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Rand's We the Living Film Restored

Copyright © 2024 by Ari Armstrong
May 3, 2023; ported here on May 29, 2024

The only good cinematic adaptation of one of Ayn Rand's novels is the unauthorized Italian film We the Living, leaving The Fountainhead a distant second. It was unauthorized because it was filmed under the noses of the fascists during the second World War. It survived only because its creators declined to comply with the fascists' demands to destroy the tape—the filmmakers pretended to comply, sending another reel to the shredder.

The film premiered in 1942. Eventually Rand and her lawyers got hold of a copy, and Duncan Scott reedited it with English subtitles, shortening it and cutting out the propaganda scenes government officials had required. That version came out in America in the 1980s. Now Scott has worked up a restored version of the film. See some of the work on YouTube.

Recently I had the opportunity to view the restored film, having previously seen the reedited version.

It is spectacular. The scenes are (much!) clearer and less jumpy. The subtitles are clearer and easier to read. The only problem that I noticed is that sometimes white spots, especially eyes, "star out" in a distracting way. But that's a minor problem in the context of radically improved production quality.

Cinematically, the restored version holds over some of the problems with the previous version, mainly some very choppy edits and some degraded segments. Again, especially considering the age of the film and its background, such problems are minor.

As a movie, We the Living holds up spectacularly well. In many ways it feels outright modern, as with Kira's choice to become an engineer, her haughty disdain for a suitor, her outspokenness, and her willingness to break conventions in love as well as in career.

The actors are phenomenally good, offering some of the best performances you will ever see (assuming you see the film). I cannot conceive a more perfect casting of Kira than Alida Valli. Fosco Giachetti as Andrei also is outstanding.

Spoilers to follow:

Rossano Brazzi also is very good as Leo, but the problem for me is I don't much like Leo as a character. He ends up not being worthy of Kira's love. He gives up too easily.

Rand's love triangle holds up well as a plot device. Basically, Kira fakes a romance with a Communist official, Andrei, to secure the funds to pay for health care for her true love, Leo. To make this more complex, Kira genuinely respects Andrei—he is serious about his principles even as they turn him into a violent oppressor.

The only (but important) part of the story that I don't buy is Kira's "love at first site" attraction to Leo. Granted, the film version of the character gets an assist with Brazzi's charm and dashing good looks. But then Rand has always believed in love at first site and I have always been suspicious of it. I believe there's often "interest at first site," and I think love sometimes can take hold despite a bad first impression.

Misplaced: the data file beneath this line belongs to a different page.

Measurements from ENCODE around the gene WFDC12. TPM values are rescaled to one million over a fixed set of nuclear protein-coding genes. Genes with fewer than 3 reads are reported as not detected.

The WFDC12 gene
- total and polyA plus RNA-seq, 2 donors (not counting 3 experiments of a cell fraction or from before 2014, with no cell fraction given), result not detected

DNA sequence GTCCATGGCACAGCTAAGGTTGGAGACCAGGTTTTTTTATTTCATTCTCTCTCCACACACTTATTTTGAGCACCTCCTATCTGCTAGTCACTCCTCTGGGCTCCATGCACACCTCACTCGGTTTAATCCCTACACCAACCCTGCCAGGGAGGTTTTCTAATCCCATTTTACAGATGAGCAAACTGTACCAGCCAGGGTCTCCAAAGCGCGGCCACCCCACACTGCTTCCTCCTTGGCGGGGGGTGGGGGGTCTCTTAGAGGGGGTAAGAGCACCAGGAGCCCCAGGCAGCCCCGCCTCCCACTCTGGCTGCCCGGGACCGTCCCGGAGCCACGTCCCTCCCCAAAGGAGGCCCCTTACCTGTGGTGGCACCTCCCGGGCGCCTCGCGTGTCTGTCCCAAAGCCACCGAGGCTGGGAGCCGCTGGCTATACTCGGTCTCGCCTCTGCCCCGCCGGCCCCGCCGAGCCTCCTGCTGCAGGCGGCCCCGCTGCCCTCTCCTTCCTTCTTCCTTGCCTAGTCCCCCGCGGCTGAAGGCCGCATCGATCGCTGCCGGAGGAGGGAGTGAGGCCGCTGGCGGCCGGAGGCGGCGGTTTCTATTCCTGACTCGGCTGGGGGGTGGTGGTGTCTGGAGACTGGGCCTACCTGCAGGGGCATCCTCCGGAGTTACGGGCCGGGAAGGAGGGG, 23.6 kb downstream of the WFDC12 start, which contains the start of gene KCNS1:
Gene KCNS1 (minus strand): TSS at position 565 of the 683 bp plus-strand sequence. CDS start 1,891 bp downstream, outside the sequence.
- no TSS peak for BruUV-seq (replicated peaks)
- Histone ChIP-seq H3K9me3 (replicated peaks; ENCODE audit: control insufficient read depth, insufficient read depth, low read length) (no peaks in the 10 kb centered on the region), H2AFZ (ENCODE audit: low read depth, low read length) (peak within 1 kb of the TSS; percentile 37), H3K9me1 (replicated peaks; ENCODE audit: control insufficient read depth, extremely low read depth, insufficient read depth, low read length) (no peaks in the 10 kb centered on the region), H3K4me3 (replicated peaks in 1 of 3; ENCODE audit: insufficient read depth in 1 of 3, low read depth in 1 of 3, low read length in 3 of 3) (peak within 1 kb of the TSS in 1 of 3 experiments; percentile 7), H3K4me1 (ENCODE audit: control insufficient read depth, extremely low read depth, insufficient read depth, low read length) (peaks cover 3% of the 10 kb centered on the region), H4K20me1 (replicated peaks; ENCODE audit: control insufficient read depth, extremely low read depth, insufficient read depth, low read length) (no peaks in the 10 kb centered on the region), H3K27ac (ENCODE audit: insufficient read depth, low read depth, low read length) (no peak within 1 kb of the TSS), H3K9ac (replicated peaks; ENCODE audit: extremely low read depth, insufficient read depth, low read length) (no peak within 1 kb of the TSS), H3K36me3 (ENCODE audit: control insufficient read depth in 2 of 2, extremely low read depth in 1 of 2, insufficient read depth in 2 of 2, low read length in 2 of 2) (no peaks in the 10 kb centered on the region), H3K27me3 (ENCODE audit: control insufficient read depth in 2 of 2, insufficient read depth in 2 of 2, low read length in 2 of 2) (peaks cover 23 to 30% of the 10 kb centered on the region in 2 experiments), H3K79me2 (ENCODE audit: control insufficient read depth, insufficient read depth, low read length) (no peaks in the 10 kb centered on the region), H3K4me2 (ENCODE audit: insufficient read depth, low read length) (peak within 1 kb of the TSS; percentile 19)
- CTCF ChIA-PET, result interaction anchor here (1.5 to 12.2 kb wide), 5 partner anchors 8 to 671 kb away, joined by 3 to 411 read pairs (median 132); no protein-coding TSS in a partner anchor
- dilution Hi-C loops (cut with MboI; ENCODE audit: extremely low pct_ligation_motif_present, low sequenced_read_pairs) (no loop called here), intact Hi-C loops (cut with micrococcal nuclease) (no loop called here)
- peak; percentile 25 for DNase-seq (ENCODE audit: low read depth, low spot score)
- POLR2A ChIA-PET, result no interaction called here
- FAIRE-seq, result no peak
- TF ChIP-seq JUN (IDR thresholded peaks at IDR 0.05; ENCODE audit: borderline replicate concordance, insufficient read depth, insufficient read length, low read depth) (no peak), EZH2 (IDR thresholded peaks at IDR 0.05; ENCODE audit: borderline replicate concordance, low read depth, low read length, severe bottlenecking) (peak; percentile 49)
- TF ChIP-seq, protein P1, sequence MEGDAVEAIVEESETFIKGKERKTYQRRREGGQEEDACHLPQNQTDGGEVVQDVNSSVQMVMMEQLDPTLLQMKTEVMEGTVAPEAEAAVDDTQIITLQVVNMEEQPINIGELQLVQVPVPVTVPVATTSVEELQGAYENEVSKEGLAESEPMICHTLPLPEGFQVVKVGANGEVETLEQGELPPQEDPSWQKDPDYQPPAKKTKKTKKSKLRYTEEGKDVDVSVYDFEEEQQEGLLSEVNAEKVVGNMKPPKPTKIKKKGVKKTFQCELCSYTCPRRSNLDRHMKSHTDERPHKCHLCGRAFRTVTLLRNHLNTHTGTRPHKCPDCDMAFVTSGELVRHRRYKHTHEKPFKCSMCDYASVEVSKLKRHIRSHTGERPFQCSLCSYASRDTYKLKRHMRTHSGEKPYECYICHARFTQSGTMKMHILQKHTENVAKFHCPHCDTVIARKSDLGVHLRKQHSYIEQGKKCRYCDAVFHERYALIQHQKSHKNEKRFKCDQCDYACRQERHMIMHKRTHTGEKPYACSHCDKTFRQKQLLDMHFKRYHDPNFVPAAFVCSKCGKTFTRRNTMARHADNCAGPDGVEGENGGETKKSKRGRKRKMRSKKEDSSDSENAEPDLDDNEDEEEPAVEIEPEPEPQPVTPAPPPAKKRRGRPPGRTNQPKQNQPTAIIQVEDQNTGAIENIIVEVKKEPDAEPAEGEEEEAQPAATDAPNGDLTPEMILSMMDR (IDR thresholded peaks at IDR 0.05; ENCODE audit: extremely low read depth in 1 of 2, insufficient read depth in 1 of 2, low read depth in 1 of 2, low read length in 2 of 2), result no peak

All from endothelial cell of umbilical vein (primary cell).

Still, I can imagine that, in a decent country, Leo could have become a respectable person and kept Kira's interest until she divorced him in her late thirties and eventually landed with someone rather more like Andrei, someone more impressive.

It hardly takes a lot of imagination to see that the Communist system ground down many a good man and woman (and this is aside from the many millions of people the Communists outright murdered, starved, or caged), and that is all that is necessary to give an understanding audience enough sympathy with Leo to make the story work.

What about the ending? I prefer the movie's ending to that of the novel. In the movie, Kira talks about trying to escape—leaving some hope that she actually can make it out—and the film ends with her reflecting back on falling in love with Leo. Heartbreak but thinly lined with hope.

They did film the scene of Kira getting shot to death by the boarder patrol; that's released as a deleted scene with a previous version of the film. I suppose that scene works better in the novel, which has space to fill out the broader theme of the "airtight" Communist oppression, but, in the film, which focuses more squarely on the love story, it was best left out.

All this inspires me to go back and reread the novel, which I have not done in many years. It is Rand's most underrated—and some even say her best—work.

I leave off with a selection of Rand's 1958 foreword to the novel:

We the Living is not a novel "about Soviet Russia." It is a novel about Man against the State. Its basic theme is the sanctity of human life—using the word "sanctity" not in a mystical sense, but in the sense of "supreme value." The essence of my theme is contained in the words of Irina, a minor character of the story, a young girl who is sentenced to imprisonment in Siberia and knows that she will never return: "There's something I would like to understand. And I don't think anyone can explain it . . . There's your life. You begin it, feeling that it's something so precious and rare, so beautiful that it's like a sacred treasure. Now it's over, and it doesn't make any difference to anyone, and it isn't that they are indifferent, it's just that they don't know, they don't know what it means, that treasure of mine, and there's something about it that they should understand. . . ."

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